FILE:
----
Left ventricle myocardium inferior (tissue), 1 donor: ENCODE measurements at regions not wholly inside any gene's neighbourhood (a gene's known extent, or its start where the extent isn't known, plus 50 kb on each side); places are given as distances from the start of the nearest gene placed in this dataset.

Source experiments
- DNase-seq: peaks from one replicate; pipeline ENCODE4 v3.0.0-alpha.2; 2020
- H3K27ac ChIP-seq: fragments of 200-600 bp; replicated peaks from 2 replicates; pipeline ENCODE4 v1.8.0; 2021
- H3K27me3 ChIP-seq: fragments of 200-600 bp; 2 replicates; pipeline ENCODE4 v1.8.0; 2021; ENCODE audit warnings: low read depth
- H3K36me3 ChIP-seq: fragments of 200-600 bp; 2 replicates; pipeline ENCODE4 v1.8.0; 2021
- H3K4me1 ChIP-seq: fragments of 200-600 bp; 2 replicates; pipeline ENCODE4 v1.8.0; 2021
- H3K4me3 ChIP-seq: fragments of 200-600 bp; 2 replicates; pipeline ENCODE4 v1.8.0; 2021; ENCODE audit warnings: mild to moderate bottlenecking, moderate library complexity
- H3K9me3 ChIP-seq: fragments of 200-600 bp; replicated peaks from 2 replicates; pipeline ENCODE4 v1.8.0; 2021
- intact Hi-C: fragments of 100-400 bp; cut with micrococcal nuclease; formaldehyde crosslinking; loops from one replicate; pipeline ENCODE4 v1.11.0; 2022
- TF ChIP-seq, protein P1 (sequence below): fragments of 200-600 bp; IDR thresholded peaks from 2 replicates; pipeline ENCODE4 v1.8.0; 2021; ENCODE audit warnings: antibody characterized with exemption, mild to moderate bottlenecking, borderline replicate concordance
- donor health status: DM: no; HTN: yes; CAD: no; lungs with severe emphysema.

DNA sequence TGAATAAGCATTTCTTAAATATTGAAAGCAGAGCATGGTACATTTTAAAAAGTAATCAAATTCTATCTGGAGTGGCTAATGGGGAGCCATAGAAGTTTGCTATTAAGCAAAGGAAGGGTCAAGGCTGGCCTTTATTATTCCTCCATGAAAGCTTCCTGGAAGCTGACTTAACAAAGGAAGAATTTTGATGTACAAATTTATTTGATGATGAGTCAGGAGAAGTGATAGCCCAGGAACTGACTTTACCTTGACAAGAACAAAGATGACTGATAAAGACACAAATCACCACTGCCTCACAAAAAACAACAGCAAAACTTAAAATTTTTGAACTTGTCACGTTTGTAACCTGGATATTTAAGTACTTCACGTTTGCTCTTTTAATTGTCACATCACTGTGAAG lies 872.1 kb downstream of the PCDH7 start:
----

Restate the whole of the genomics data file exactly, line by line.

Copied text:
Left ventricle myocardium inferior (tissue), 1 donor: ENCODE measurements at regions not wholly inside any gene's neighbourhood (a gene's known extent, or its start where the extent isn't known, plus 50 kb on each side); places are given as distances from the start of the nearest gene placed in this dataset.

Source experiments
- DNase-seq: peaks from one replicate; pipeline ENCODE4 v3.0.0-alpha.2; 2020
- H3K27ac ChIP-seq: fragments of 200-600 bp; replicated peaks from 2 replicates; pipeline ENCODE4 v1.8.0; 2021
- H3K27me3 ChIP-seq: fragments of 200-600 bp; 2 replicates; pipeline ENCODE4 v1.8.0; 2021; ENCODE audit warnings: low read depth
- H3K36me3 ChIP-seq: fragments of 200-600 bp; 2 replicates; pipeline ENCODE4 v1.8.0; 2021
- H3K4me1 ChIP-seq: fragments of 200-600 bp; 2 replicates; pipeline ENCODE4 v1.8.0; 2021
- H3K4me3 ChIP-seq: fragments of 200-600 bp; 2 replicates; pipeline ENCODE4 v1.8.0; 2021; ENCODE audit warnings: mild to moderate bottlenecking, moderate library complexity
- H3K9me3 ChIP-seq: fragments of 200-600 bp; replicated peaks from 2 replicates; pipeline ENCODE4 v1.8.0; 2021
- intact Hi-C: fragments of 100-400 bp; cut with micrococcal nuclease; formaldehyde crosslinking; loops from one replicate; pipeline ENCODE4 v1.11.0; 2022
- TF ChIP-seq, protein P1 (sequence below): fragments of 200-600 bp; IDR thresholded peaks from 2 replicates; pipeline ENCODE4 v1.8.0; 2021; ENCODE audit warnings: antibody characterized with exemption, mild to moderate bottlenecking, borderline replicate concordance
- donor health status: DM: no; HTN: yes; CAD: no; lungs with severe emphysema.

DNA sequence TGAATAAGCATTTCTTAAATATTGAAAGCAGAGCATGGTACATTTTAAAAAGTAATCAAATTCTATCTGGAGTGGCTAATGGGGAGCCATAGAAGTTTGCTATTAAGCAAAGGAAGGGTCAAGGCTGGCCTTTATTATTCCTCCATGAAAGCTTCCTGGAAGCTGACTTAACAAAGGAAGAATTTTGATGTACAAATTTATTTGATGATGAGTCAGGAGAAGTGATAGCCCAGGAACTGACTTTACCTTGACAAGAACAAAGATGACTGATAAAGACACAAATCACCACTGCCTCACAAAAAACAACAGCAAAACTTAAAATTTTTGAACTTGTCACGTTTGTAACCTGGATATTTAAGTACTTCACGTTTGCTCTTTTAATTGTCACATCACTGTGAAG lies 872.1 kb downstream of the PCDH7 start: